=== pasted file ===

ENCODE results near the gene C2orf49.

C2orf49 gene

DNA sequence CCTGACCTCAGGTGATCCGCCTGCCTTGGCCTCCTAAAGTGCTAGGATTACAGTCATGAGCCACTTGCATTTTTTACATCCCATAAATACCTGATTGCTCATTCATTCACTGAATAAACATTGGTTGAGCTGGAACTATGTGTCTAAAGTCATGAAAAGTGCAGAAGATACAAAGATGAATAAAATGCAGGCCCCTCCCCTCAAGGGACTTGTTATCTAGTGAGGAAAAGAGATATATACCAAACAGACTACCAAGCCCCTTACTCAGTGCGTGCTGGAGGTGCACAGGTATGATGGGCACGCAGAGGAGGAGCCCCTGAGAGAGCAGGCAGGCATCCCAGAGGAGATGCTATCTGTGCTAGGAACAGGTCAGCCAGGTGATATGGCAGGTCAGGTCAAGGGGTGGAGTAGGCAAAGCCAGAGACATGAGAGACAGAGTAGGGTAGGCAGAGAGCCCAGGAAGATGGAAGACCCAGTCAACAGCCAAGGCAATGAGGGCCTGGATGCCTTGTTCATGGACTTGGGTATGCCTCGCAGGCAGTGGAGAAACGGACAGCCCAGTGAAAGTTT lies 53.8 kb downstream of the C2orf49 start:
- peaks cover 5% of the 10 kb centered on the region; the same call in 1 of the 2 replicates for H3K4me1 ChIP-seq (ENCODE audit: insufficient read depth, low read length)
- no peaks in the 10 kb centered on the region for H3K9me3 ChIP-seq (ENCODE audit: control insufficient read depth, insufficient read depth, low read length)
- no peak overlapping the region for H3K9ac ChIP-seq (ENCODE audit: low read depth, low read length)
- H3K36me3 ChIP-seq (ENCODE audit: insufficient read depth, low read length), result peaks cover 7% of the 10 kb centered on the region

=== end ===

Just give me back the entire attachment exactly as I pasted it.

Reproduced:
ENCODE results near the gene C2orf49.

C2orf49 gene

DNA sequence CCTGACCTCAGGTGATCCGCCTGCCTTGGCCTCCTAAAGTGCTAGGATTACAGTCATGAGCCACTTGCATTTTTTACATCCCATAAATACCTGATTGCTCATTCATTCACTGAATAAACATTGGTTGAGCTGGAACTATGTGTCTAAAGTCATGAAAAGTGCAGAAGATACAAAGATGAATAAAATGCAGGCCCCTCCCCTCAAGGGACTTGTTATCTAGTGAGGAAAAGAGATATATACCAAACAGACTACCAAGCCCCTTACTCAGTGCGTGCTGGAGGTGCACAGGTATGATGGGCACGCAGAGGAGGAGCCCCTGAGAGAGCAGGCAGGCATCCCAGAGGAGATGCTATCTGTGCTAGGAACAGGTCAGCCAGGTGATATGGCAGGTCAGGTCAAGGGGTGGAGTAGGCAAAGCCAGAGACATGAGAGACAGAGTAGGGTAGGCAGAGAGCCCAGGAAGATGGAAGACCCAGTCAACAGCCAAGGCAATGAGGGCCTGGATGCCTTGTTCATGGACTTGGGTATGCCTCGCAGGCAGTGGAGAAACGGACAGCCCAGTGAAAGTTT lies 53.8 kb downstream of the C2orf49 start:
- peaks cover 5% of the 10 kb centered on the region; the same call in 1 of the 2 replicates for H3K4me1 ChIP-seq (ENCODE audit: insufficient read depth, low read length)
- no peaks in the 10 kb centered on the region for H3K9me3 ChIP-seq (ENCODE audit: control insufficient read depth, insufficient read depth, low read length)
- no peak overlapping the region for H3K9ac ChIP-seq (ENCODE audit: low read depth, low read length)
- H3K36me3 ChIP-seq (ENCODE audit: insufficient read depth, low read length), result peaks cover 7% of the 10 kb centered on the region